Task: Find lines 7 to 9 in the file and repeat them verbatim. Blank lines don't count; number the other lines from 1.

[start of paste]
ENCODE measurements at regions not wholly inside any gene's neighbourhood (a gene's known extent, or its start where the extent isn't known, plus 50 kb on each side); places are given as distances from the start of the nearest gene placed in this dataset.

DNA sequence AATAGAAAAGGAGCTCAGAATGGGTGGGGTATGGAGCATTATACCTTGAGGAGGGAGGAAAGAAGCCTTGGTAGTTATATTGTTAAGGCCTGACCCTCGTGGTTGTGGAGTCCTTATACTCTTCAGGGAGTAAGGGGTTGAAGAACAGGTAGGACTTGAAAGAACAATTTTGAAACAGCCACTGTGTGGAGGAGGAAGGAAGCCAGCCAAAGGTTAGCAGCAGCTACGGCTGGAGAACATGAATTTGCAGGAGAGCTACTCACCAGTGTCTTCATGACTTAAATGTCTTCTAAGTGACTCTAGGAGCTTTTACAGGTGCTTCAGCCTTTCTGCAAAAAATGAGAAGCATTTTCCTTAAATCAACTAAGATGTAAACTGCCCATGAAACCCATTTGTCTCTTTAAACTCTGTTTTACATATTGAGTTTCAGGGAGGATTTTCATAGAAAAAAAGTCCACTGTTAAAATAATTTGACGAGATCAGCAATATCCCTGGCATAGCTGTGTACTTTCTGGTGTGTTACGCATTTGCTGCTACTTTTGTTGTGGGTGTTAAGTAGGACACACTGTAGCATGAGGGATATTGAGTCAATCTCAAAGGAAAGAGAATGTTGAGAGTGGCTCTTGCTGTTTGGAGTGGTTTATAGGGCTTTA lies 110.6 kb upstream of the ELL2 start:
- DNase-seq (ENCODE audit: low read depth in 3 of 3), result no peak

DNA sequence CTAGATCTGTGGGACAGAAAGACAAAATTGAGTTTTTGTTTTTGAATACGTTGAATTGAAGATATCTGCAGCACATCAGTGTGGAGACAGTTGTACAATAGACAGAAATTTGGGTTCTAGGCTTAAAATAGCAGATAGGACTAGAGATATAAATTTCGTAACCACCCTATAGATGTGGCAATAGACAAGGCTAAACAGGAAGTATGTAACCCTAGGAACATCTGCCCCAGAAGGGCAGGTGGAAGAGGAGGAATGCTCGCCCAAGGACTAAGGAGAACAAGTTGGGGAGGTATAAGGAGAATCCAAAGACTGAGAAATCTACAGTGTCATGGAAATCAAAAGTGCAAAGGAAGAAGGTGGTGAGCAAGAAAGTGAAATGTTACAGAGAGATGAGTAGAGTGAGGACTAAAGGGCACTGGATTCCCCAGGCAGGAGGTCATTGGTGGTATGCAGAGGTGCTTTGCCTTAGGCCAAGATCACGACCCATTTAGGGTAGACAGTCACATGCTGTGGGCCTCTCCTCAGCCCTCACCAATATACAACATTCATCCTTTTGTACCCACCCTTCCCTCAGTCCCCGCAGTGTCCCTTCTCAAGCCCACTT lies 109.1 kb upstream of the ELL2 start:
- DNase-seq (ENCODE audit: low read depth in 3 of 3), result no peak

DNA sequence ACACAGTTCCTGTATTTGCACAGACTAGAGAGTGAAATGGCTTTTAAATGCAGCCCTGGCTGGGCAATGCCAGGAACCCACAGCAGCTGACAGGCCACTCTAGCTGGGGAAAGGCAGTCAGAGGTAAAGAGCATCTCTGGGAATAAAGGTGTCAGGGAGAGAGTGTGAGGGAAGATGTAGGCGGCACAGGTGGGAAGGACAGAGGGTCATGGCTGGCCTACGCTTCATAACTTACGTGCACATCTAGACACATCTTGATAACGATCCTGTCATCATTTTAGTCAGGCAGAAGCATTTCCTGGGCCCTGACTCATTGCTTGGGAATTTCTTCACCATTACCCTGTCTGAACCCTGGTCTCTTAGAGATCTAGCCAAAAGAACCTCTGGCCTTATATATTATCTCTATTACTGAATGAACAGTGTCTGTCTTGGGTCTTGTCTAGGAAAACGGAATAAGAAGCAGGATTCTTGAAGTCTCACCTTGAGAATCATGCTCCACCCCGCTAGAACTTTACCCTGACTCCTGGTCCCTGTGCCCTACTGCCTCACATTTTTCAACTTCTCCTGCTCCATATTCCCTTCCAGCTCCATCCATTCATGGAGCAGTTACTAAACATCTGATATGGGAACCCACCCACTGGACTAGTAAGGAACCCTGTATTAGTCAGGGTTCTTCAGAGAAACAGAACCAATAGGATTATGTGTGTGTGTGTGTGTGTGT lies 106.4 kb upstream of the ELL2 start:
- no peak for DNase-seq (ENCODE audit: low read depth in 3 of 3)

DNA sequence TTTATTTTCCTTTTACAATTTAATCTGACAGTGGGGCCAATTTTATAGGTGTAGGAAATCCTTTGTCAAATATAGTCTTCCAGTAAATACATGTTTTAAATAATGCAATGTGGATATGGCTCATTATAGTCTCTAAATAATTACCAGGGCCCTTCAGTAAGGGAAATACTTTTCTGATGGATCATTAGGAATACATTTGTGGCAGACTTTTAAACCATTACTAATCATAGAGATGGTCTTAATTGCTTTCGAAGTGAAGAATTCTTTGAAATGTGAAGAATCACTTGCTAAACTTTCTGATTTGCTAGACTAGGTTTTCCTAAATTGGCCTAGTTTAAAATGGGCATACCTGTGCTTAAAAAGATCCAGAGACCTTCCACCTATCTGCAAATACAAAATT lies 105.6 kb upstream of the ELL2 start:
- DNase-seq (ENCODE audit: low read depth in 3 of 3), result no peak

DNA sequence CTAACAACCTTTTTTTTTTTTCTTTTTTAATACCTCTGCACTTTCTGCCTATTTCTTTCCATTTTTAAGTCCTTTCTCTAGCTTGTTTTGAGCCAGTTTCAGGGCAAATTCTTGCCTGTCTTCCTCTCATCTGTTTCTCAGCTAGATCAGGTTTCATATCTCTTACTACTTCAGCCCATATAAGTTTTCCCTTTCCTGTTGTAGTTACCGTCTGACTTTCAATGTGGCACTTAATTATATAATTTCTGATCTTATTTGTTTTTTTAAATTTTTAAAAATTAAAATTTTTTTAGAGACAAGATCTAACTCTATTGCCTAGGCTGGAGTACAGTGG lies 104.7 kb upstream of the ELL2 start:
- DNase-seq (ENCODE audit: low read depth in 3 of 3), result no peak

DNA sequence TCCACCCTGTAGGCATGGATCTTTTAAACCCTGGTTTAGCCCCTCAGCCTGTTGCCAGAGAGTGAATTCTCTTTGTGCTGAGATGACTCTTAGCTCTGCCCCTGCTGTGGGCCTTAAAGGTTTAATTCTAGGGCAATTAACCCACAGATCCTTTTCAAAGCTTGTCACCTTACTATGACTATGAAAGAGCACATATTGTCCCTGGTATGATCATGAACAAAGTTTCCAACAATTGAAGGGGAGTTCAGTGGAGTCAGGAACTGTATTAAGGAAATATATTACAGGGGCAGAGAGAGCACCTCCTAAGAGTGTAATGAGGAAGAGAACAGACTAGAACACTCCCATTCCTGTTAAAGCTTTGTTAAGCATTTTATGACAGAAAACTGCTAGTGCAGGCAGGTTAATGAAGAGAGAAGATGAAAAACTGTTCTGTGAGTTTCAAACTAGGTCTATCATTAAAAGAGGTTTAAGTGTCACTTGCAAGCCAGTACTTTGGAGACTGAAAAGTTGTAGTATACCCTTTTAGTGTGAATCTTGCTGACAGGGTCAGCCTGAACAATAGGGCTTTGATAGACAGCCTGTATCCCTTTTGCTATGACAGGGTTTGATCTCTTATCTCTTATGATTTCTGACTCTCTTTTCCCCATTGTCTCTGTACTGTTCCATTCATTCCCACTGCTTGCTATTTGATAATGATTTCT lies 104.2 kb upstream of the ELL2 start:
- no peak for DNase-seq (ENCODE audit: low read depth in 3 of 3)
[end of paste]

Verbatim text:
- no peak for DNase-seq (ENCODE audit: low read depth in 3 of 3)

DNA sequence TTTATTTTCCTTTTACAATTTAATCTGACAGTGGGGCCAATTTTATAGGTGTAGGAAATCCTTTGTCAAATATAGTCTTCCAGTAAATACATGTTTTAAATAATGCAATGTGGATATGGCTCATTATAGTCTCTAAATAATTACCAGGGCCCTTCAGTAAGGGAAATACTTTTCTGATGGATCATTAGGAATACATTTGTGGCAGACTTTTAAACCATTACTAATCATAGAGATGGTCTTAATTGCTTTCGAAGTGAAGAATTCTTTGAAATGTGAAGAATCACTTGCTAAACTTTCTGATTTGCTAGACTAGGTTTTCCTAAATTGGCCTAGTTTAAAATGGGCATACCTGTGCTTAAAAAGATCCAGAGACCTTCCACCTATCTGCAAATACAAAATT lies 105.6 kb upstream of the ELL2 start:
- DNase-seq (ENCODE audit: low read depth in 3 of 3), result no peak